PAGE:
Theses Doctoral

Marijuana, Methamphetamine, and Oxycodone: A multilevel approach to understanding drug effects

Keith, Diana

Drug use and abuse remains an important public health problem in the United States. In particular, there has been considerable recent concern regarding the illicit use of marijuana, methamphetamine, and prescription pain relievers. However, several important gaps remain in our knowledge of these drugs. The current studies aim to address three of these gaps. Further, the present studies utilized a translational, multilevel approach in order to better understand substance use as a whole. First, although there have been a number of studies examining marijuana use in college students, there is a lack of information regarding the consequences of marijuana and alcohol co-use, as well as the relationship between marijuana use and mental health and stress. Study 1 examined the relationship between frequency of marijuana use and other substance use, binge drinking, negative consequences associated with drinking, mental health problems, and stress. Results show that students who reported more frequent marijuana use were more likely to use all other substances, binge drink, and have drinking-related encounters with the police. Frequency of use was also related to diagnosis and/or treatment for major depression and substance use disorders. On the other hand, any marijuana use was associated with greater likelihood of experiencing a number of negative consequences from drinking, and diagnosis or treatment for anxiety disorders. Marijuana was not related to stress. This data contributes to the field by indicating that marijuana use is indeed related to mental health among this population. This has important implications for university administrators and health professionals. Study 2 was the first empirical investigation of the acute effects of marijuana during simulated night shift work in marijuana users. Night shift workers are particularly susceptible to performance impairments and often use drugs in order to manage their sleep-wake cycles. The results indicated that smoked marijuana attenuated performance and mood disruptions during simulated night shift work. This data furthers the database by indicating that marijuana has cognitive-enhancing effects under certain conditions. Additional research will be needed in order to determine whether these effects were caused by circadian modulation of the stimulant-related effects of marijuana, or by residual effects on improved sleep. Another important gap addressed by the present studies is the dearth of empirical information regarding the effects of methamphetamine when combined with oxycodone. Study 3 addressed this gap by beginning a systematic investigation of this drug combination utilizing a pre-clinical model with a wide range of cognitive and behavioral measures. Results indicated that the drug combination produced stronger effects than either drug alone, although this was observed in a limited number of measures. These data importantly provide the first empirical determination of the effects of the methamphetamine-oxycodone combination.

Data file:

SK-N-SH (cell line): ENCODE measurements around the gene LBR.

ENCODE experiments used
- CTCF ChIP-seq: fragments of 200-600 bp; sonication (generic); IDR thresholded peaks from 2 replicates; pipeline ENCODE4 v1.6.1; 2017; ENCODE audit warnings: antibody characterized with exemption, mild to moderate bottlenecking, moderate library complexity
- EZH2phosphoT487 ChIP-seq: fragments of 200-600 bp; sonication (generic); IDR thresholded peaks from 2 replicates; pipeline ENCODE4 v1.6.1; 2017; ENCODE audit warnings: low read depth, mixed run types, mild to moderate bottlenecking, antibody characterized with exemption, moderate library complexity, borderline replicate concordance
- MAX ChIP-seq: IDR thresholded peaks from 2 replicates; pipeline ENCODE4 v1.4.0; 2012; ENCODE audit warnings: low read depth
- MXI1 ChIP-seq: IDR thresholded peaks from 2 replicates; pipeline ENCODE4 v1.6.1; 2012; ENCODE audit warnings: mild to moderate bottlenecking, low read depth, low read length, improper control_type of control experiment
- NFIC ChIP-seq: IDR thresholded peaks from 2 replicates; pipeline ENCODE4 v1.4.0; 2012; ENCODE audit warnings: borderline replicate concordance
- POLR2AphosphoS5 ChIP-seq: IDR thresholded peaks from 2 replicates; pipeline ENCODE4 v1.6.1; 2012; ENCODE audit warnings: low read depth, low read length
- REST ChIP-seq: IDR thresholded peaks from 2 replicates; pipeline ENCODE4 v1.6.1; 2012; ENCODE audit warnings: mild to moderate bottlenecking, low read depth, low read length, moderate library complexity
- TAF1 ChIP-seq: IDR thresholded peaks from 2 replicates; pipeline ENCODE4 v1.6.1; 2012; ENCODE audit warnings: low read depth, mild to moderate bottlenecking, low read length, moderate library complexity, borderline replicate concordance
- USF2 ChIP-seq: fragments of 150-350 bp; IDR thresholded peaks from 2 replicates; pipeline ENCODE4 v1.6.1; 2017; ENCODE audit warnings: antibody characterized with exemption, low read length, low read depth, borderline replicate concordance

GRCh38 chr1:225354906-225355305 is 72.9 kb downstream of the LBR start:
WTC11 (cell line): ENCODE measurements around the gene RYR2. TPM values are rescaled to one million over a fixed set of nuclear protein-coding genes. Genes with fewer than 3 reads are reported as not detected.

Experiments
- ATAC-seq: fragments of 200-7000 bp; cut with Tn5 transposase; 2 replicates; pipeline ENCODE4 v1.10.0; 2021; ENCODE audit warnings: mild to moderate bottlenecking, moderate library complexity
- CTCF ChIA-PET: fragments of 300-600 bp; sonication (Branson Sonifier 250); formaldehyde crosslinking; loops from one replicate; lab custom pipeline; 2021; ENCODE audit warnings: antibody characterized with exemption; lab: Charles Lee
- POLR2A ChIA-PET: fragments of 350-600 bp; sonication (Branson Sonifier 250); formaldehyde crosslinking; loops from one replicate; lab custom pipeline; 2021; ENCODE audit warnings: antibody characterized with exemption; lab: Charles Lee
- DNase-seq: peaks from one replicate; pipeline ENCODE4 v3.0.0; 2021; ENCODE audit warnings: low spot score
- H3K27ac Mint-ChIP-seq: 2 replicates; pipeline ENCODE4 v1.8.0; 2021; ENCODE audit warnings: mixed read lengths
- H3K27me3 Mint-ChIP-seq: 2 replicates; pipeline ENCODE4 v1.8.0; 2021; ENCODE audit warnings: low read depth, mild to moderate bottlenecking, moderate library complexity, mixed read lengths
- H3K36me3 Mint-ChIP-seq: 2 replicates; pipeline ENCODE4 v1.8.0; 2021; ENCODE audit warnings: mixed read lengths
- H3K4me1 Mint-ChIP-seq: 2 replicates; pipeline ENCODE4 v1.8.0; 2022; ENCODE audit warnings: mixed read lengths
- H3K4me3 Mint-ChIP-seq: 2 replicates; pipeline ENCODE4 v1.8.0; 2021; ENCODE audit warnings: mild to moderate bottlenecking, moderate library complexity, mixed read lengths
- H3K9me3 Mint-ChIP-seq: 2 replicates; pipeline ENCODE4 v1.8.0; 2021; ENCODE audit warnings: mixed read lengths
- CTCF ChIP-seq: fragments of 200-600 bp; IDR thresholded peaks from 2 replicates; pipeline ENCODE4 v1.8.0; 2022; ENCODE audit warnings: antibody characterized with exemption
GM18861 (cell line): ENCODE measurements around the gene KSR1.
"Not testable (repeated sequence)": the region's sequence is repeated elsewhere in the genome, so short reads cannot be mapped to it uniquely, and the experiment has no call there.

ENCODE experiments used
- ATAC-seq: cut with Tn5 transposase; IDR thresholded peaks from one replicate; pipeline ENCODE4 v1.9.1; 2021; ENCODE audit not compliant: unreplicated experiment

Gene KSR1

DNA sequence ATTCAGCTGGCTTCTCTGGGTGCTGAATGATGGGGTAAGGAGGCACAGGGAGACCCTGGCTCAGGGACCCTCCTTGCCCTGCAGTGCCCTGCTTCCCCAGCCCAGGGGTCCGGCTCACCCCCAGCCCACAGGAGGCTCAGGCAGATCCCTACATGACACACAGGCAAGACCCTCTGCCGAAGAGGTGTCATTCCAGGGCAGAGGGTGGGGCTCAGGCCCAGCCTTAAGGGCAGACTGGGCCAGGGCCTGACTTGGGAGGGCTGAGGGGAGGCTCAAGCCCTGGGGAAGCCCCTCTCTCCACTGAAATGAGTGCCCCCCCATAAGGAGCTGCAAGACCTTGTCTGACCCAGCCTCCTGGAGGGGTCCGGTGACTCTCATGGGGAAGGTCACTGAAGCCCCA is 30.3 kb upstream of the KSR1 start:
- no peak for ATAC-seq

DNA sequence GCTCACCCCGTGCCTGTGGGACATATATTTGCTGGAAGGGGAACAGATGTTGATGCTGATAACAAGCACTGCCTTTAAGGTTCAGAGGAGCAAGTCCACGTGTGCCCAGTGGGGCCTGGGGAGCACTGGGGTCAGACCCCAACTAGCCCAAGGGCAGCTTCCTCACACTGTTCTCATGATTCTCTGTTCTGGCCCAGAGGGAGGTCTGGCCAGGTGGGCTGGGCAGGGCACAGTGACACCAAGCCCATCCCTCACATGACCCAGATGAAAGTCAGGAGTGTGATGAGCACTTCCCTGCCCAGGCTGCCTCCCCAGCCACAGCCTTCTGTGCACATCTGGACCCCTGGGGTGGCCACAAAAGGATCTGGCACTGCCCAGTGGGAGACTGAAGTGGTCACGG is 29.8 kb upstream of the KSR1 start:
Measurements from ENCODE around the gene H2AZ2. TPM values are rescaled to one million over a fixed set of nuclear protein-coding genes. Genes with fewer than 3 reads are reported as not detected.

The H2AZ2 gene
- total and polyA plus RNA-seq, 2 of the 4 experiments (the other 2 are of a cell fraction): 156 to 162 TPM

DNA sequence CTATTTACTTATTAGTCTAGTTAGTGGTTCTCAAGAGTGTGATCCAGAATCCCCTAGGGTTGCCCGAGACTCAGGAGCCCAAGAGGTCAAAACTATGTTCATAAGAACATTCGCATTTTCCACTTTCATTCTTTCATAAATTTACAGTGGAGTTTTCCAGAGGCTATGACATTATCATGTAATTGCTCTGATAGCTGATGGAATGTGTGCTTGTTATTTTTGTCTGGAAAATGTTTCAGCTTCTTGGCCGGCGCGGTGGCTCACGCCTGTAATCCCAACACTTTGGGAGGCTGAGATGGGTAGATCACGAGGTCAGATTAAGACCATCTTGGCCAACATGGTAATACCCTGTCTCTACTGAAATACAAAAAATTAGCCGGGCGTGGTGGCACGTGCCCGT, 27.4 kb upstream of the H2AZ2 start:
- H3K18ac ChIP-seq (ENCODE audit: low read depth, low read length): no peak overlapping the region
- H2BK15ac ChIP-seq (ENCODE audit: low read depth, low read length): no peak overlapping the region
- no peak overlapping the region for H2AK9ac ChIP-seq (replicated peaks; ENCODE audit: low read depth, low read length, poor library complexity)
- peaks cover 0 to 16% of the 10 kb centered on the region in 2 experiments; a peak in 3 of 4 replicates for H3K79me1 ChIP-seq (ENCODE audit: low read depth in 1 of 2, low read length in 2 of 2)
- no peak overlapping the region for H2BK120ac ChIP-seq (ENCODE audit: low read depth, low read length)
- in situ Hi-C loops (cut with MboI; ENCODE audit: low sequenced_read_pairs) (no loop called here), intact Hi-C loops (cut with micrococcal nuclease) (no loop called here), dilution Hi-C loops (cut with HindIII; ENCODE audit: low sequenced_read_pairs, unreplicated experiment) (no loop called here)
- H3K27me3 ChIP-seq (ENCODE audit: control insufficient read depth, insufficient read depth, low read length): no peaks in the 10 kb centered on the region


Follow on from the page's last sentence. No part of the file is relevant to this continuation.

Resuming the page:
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More About This Work

Academic Units
Thesis Advisors
Hart, Carl
Ph.D., Columbia University
Published Here
July 7, 2014